They are taken to the reteach section of that question where I insert a picture of the section from their book that discusses D-Day. They then need to answer another question about this section to ensure they read the material and now understand why they got the previous section wrong.
Attendance/exit slips- Live learning class attendance in a cyber school can be tricky. Using frequent knowledge checks is one way to prevent the student from logging in and walking away. I also use attendance slips in the form of a google form to encourage active participation throughout my live lessons. I found myself taking several minutes in the beginning of class to take attendance on paper and then having to stop what I was doing during class when students logged in late. I have found a way to use forms to take care of all of these issues for me.
I send out two forms over the span of our live classes together. The first form is the attendance form, and the last form is the exit slip. Students have to fill out both forms in order to get full attendance for the day (if they miss the first form they are marked tardy, if they miss the last form they are marked as class cut). Using a form at the beginning of class that I paste into the chat box helps me keep track of attendance. Not only does this save me time, it also gives the students ownership in the classroom. I have the students write their names and then ask them a question as a warmup. The questions are all framed to get the students in the growth mindset way of thinking.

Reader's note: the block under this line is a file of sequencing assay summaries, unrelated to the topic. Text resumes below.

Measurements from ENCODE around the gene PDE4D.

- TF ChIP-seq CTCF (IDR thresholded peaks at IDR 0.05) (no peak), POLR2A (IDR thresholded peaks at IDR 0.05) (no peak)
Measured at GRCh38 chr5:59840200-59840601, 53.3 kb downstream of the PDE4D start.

Below are some of the questions I ask students to answer:
- What is something you wish I knew?
- If you knew you couldn’t fail what would you do?
- What is something special about you?
- What does failure mean to you… Have you ever felt like a failure… How did you cope with failure?
- What is something you are unhappy about… Is this in your control… Yes: what is one step you can take to fix it in the short term, long term… No: how can you cope with it?